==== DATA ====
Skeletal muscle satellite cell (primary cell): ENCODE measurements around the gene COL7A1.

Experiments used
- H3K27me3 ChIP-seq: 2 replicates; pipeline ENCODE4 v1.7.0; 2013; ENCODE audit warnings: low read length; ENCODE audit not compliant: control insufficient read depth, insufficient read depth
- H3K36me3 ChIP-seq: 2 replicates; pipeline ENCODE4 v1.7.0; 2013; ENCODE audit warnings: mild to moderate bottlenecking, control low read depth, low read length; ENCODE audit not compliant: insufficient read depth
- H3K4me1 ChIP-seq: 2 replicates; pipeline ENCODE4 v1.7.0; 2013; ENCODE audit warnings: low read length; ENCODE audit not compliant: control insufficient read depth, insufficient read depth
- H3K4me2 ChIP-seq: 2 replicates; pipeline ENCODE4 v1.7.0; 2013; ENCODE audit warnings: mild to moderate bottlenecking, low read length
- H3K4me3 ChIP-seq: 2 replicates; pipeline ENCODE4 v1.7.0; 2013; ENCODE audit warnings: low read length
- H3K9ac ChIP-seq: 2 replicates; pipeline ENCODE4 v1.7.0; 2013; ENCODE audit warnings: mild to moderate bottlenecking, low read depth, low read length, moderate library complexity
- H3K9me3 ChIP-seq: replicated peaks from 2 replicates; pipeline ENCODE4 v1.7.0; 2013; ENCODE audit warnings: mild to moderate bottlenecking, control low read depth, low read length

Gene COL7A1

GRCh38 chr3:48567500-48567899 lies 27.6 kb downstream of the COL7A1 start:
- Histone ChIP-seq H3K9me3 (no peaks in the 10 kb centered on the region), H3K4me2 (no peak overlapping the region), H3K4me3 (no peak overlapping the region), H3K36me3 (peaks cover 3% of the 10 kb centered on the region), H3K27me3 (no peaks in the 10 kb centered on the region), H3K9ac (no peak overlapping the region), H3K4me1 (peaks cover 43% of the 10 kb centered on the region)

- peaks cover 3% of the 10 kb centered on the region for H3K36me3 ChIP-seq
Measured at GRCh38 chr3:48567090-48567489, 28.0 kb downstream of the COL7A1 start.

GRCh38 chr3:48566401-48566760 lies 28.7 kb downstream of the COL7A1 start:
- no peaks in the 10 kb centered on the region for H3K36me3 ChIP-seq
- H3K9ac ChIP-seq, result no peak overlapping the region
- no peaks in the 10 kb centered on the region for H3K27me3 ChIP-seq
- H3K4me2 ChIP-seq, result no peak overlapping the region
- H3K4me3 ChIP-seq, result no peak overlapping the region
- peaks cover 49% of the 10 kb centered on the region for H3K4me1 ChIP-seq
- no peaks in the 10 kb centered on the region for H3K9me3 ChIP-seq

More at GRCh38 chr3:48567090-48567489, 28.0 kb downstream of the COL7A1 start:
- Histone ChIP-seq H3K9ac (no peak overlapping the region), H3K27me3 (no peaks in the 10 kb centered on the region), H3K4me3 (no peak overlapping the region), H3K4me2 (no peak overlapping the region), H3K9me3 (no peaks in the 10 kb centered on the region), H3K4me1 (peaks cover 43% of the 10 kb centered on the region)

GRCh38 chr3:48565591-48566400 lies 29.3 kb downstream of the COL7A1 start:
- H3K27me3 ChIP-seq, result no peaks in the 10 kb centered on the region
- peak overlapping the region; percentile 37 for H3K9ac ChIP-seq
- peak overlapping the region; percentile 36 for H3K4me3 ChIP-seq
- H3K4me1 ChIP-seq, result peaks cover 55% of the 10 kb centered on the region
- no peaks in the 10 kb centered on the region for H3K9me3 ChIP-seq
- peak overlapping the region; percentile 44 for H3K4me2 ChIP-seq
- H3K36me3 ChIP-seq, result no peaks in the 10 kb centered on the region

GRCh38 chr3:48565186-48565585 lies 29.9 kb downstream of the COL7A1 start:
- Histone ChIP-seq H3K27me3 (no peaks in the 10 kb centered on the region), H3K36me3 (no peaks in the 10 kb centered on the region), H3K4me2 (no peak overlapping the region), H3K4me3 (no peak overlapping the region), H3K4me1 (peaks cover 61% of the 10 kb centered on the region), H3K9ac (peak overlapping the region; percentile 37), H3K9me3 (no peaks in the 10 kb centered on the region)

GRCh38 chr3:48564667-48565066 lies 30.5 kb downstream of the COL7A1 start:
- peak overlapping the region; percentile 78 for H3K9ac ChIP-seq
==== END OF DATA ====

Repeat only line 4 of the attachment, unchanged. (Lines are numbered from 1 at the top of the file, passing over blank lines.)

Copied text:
- H3K36me3 ChIP-seq: 2 replicates; pipeline ENCODE4 v1.7.0; 2013; ENCODE audit warnings: mild to moderate bottlenecking, control low read depth, low read length; ENCODE audit not compliant: insufficient read depth